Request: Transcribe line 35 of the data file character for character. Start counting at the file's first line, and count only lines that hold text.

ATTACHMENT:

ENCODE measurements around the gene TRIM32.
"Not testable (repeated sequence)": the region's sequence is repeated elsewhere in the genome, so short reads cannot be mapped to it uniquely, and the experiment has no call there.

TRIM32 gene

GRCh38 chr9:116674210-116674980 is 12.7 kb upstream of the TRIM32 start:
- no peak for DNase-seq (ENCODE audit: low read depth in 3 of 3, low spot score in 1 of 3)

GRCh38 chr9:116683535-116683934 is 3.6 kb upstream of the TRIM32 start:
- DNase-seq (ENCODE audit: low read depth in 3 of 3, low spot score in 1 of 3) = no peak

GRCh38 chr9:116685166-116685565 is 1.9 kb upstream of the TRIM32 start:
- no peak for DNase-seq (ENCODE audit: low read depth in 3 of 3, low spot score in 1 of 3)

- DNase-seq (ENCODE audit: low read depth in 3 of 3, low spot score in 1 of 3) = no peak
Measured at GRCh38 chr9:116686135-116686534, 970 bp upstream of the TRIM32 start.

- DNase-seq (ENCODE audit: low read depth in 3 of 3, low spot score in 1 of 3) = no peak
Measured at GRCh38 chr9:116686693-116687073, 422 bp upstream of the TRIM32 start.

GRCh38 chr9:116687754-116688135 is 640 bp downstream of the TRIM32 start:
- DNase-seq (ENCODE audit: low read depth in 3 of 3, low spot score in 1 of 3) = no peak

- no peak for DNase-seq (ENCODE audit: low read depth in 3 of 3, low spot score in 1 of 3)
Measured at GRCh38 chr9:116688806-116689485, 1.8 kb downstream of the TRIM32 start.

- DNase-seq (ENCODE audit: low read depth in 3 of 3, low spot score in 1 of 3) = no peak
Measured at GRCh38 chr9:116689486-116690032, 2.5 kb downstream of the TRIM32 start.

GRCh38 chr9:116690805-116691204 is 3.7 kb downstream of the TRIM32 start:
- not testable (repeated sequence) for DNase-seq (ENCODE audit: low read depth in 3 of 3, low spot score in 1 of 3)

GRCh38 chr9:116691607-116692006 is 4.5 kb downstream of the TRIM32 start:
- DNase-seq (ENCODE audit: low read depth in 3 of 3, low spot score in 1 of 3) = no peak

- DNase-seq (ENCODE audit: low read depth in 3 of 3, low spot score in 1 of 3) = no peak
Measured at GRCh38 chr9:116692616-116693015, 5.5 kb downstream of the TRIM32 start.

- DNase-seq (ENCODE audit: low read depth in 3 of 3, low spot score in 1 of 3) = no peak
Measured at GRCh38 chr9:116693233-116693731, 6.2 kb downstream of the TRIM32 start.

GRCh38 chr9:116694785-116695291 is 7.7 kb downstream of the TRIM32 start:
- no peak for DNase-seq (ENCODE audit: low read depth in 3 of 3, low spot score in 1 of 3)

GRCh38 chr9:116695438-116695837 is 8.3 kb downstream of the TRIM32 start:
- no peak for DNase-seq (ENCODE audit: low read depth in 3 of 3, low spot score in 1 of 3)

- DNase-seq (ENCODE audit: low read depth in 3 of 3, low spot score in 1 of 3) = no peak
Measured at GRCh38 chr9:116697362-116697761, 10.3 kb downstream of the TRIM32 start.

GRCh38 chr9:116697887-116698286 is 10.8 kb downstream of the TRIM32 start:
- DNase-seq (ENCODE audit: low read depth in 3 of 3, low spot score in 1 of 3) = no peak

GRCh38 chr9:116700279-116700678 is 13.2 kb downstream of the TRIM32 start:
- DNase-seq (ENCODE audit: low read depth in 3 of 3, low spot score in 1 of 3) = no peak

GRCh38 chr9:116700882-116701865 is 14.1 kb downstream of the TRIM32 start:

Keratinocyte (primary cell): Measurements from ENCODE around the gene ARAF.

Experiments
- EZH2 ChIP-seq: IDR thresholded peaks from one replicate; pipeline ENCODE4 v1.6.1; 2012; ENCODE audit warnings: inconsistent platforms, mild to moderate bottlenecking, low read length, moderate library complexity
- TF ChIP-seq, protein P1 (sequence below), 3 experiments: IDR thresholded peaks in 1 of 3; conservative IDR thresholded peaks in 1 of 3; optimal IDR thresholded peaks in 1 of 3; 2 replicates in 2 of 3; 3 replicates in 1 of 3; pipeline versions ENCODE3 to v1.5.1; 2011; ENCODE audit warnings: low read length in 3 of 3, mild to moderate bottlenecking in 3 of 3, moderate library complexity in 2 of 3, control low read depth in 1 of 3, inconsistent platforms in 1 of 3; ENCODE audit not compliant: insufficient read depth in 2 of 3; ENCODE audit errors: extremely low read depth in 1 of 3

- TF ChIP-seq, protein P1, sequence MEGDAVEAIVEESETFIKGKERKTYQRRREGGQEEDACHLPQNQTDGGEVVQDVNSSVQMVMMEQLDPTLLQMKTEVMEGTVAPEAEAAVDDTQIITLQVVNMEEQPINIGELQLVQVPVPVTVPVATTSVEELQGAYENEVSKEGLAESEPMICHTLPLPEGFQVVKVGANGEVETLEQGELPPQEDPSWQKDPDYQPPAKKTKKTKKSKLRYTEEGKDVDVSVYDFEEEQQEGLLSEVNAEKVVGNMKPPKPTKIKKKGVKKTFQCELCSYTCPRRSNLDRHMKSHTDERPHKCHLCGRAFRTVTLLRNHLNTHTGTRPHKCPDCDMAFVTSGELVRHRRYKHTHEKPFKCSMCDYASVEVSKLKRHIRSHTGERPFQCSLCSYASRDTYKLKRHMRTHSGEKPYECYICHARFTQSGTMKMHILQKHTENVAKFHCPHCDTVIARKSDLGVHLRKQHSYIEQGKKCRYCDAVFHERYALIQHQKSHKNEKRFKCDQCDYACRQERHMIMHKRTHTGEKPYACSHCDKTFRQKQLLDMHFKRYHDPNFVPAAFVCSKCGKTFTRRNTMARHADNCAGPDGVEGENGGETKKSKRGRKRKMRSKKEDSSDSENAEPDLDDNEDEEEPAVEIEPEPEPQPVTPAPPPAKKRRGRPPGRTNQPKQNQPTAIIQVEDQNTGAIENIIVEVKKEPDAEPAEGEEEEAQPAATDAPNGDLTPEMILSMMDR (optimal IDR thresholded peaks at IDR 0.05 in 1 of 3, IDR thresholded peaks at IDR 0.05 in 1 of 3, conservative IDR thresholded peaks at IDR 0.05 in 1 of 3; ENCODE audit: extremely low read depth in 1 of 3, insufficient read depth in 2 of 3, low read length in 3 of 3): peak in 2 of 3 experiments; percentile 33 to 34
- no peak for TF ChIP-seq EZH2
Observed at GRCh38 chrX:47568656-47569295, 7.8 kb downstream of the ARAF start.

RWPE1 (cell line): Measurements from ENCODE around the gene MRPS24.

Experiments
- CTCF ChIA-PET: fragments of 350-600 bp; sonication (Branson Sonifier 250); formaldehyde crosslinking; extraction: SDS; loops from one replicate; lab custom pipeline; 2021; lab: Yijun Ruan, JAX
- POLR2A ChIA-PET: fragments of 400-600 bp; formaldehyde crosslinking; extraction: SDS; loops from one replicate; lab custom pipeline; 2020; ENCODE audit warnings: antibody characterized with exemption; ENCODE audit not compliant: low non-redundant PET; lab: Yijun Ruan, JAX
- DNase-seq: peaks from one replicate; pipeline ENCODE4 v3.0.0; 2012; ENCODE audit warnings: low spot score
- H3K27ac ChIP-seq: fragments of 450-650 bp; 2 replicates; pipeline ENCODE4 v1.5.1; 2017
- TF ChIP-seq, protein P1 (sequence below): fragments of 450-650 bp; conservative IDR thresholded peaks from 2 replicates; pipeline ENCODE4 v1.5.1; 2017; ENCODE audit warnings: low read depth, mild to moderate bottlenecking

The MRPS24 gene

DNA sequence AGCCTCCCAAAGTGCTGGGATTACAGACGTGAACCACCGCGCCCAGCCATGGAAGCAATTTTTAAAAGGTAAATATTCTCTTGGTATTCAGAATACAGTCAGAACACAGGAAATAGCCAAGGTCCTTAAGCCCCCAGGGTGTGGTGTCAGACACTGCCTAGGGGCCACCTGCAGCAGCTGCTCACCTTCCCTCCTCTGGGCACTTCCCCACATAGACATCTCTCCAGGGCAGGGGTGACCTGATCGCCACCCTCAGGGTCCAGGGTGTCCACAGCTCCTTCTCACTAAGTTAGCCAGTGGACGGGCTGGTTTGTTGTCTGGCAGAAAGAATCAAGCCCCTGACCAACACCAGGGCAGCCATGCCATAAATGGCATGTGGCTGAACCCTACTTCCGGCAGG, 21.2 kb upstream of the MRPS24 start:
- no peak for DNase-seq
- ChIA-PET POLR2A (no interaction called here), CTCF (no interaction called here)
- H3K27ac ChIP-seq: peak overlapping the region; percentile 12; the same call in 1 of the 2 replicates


- DNase-seq (ENCODE audit: low read depth in 3 of 3, low spot score in 1 of 3) = no peak